Anyone who regularly drives Interstate 380 south of Cedar Rapids knows about the Nesper sign jokes, those often-corny puns that flash across the giant electronic billboard alongside the interstate.
Tonight’s joke was particularly fitting as I drove to Kirkwood Community College for Viticulture class… “What did the grape do when it got stepped on? It let out a little wine.”
OK, it was more punny than funny, but at least it put me in a mindset for class, and finally, the vineyard curse of the previous few months was lifted! The weather could not have been more perfect and leaves were finally showing on many of the vines. It was also time to bring out the power tools, as we learned how to build an “H” frame trellis system. These photos show some of the process and you can learn more about building trellises – what one of my classmates called the most expensive part of grape-growing – in this information from Iowa State University.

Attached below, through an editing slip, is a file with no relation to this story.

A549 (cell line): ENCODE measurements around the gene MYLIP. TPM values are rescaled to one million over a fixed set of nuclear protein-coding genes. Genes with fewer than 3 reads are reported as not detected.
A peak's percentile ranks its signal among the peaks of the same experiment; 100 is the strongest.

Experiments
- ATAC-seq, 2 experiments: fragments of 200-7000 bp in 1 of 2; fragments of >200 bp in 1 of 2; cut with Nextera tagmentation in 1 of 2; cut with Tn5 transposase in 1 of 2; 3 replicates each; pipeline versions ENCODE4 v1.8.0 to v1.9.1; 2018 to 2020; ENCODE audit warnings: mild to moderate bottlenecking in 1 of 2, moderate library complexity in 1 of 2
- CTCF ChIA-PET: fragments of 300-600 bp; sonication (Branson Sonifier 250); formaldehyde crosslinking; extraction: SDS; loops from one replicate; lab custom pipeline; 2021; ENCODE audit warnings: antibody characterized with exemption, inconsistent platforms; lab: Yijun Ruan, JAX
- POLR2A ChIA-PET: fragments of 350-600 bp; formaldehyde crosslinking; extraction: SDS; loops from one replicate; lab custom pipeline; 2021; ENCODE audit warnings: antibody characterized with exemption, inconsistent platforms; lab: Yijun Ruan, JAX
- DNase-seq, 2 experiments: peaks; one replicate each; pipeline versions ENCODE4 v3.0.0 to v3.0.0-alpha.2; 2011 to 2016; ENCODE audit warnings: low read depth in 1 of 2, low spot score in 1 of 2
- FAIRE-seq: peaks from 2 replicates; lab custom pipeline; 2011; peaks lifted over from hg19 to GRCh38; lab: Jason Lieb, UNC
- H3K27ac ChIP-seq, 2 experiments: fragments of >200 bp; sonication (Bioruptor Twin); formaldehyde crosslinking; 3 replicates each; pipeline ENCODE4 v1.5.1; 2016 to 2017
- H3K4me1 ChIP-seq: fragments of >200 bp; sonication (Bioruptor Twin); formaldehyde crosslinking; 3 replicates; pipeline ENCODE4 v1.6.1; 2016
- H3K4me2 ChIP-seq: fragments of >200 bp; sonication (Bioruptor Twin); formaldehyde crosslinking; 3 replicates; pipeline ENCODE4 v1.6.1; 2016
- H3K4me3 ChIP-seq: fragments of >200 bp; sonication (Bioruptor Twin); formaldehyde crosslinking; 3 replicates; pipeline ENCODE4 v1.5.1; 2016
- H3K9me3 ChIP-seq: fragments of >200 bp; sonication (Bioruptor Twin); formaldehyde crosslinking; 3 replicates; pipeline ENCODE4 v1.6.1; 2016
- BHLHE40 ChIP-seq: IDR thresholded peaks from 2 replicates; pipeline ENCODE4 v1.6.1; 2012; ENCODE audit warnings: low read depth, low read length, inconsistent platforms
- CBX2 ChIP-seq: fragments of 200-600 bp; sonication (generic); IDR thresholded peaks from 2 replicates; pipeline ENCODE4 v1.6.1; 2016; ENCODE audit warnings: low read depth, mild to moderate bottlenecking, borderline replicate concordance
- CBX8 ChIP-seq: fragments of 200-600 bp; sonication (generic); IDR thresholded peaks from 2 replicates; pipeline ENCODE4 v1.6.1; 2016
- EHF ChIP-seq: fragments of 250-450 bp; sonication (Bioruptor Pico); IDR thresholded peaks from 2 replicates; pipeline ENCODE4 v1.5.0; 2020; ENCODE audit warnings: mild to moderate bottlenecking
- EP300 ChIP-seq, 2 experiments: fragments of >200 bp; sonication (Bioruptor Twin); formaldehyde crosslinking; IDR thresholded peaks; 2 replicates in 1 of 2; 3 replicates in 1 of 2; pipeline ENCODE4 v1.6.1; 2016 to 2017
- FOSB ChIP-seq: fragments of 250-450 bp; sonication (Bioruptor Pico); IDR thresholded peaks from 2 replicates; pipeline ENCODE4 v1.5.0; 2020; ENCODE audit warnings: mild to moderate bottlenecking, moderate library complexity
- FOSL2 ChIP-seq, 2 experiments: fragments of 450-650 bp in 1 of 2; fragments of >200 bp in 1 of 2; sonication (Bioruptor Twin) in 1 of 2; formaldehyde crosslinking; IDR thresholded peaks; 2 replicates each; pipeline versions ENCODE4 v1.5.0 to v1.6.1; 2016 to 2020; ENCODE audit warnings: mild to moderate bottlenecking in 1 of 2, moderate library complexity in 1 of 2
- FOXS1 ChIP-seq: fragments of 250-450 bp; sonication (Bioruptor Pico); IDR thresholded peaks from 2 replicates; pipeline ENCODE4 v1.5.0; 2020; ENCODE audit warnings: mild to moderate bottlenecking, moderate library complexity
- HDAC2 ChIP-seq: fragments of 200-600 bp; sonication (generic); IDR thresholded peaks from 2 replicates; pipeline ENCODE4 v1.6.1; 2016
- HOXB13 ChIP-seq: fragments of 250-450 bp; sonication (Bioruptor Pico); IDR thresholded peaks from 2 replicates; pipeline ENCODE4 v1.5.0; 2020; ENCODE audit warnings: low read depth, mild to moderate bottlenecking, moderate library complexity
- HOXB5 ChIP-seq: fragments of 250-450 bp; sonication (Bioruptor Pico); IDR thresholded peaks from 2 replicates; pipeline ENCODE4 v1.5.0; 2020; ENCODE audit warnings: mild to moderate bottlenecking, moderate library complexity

Grapevines, such as this variety, known as GR-7, finally moved beyond the bud stage and begin to leaf out on May 7, 2013. (photo/Cindy Hadish)
Kirkwood Community College instructor Lucas McIntire operates the auger to dig holes more than 3-feet deep for the trellis posts. (photo/Cindy Hadish)
Posts are placed at least 6 feet apart to build the “H” frame trellis system at the Kirkwood vineyard in Cedar Rapids, Iowa. (photo/Cindy Hadish)
Dirt is shoveled around each post and tamped down to hold the posts in place. (photo/Cindy Hadish)
A hex attachment is drilled into place on the end of the cross post. (photo/Cindy Hadish)
Teamwork helped, as the cross post was checked with a level and drilled into the upright post to build the “H”-frame vineyard trellis system. (photo/Cindy Hadish)
Not quite the final product, as one section is marked for cutting, but this shows the shape of the “H”-frame trellis system at the Kirkwood vineyard in Cedar Rapids on Tuesday, May 7, 2013. (photo/Cindy Hadish
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